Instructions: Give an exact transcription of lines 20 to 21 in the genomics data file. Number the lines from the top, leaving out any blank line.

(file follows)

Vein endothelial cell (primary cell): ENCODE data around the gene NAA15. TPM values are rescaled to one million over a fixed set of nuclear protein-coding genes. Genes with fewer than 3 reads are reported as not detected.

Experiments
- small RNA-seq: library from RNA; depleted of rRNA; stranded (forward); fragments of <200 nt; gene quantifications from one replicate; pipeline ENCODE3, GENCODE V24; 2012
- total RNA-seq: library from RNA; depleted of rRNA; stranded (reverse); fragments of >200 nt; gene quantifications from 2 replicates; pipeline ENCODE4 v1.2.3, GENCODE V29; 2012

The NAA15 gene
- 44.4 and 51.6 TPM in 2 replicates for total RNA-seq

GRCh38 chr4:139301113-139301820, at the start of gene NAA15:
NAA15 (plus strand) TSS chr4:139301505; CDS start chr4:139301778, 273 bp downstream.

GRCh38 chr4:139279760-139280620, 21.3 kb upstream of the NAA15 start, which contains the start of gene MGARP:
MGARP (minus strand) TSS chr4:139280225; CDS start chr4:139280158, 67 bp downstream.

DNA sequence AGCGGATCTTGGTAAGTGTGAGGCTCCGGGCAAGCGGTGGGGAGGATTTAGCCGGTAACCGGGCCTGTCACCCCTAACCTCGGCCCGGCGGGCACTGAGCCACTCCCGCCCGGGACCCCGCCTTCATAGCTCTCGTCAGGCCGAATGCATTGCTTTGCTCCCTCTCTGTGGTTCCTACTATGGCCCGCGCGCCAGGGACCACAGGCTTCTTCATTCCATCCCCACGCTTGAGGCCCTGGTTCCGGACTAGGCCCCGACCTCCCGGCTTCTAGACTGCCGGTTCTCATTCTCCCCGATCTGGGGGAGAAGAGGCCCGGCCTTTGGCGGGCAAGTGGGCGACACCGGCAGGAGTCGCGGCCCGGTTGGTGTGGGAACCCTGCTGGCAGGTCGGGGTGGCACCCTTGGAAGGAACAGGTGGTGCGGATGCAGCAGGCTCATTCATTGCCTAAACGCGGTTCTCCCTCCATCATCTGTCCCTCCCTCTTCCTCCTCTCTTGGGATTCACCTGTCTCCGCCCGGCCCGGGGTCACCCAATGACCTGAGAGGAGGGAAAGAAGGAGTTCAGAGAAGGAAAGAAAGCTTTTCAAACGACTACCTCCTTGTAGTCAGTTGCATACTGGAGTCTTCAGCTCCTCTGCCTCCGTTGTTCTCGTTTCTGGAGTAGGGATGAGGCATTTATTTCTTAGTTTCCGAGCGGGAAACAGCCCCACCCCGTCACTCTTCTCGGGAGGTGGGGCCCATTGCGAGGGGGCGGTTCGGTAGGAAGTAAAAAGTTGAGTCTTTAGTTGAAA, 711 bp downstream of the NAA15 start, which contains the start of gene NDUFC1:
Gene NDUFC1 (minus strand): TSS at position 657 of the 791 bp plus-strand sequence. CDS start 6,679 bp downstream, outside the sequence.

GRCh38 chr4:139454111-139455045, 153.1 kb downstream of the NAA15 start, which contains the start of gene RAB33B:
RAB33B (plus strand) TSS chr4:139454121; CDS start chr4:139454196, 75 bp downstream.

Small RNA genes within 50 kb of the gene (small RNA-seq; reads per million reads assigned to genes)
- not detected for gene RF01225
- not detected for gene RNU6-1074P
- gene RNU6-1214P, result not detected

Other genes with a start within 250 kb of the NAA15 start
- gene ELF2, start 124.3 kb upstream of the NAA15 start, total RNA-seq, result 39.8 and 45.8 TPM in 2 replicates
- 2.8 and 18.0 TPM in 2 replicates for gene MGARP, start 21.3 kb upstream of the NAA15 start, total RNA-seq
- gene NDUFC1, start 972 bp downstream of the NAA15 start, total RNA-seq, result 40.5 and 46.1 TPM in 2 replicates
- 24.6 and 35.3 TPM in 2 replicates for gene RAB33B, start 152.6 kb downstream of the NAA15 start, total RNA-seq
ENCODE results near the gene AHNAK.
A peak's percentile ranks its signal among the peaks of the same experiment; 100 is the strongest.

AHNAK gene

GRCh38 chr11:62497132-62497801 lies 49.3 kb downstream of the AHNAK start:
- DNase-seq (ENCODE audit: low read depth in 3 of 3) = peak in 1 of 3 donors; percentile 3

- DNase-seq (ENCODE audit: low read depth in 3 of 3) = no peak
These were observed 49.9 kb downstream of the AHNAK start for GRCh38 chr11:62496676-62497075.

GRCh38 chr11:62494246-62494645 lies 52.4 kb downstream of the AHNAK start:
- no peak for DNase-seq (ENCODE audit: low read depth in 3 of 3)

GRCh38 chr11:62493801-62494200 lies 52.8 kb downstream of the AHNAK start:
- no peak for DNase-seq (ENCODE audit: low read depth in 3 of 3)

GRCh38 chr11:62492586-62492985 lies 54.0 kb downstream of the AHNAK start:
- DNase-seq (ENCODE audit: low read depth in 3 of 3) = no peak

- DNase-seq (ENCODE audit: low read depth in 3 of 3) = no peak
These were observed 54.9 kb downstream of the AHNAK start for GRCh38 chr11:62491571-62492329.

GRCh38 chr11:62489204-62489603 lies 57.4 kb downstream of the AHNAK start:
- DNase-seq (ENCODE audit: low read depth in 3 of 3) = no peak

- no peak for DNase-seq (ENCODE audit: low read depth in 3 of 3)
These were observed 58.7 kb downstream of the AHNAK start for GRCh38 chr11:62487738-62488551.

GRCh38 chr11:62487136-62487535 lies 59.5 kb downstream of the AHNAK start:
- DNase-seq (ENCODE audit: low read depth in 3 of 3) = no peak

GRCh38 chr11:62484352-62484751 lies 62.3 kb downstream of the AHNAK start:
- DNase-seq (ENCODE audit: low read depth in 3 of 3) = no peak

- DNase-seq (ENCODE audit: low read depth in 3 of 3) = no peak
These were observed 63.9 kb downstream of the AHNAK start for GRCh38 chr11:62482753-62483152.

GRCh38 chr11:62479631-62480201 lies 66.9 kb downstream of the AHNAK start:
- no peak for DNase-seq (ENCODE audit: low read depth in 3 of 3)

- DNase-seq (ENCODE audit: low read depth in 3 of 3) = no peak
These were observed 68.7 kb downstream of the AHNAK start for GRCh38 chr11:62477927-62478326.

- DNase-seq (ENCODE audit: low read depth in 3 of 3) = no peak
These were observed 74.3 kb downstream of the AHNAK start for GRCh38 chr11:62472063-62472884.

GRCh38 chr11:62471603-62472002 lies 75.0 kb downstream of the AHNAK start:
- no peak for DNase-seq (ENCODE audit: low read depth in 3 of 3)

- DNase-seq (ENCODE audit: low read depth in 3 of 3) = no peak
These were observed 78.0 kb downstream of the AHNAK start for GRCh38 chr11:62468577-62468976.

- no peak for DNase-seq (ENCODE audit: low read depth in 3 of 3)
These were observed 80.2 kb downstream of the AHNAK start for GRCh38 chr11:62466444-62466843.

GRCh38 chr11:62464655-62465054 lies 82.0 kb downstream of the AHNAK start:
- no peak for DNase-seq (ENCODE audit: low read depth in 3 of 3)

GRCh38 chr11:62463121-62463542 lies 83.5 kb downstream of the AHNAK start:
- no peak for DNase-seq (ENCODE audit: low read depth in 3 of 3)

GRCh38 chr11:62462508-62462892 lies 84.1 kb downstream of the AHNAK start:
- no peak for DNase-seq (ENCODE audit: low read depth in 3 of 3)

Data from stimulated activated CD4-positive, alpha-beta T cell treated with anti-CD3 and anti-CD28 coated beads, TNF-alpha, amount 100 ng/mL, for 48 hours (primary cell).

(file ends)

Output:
- gene ELF2, start 124.3 kb upstream of the NAA15 start, total RNA-seq, result 39.8 and 45.8 TPM in 2 replicates
- 2.8 and 18.0 TPM in 2 replicates for gene MGARP, start 21.3 kb upstream of the NAA15 start, total RNA-seq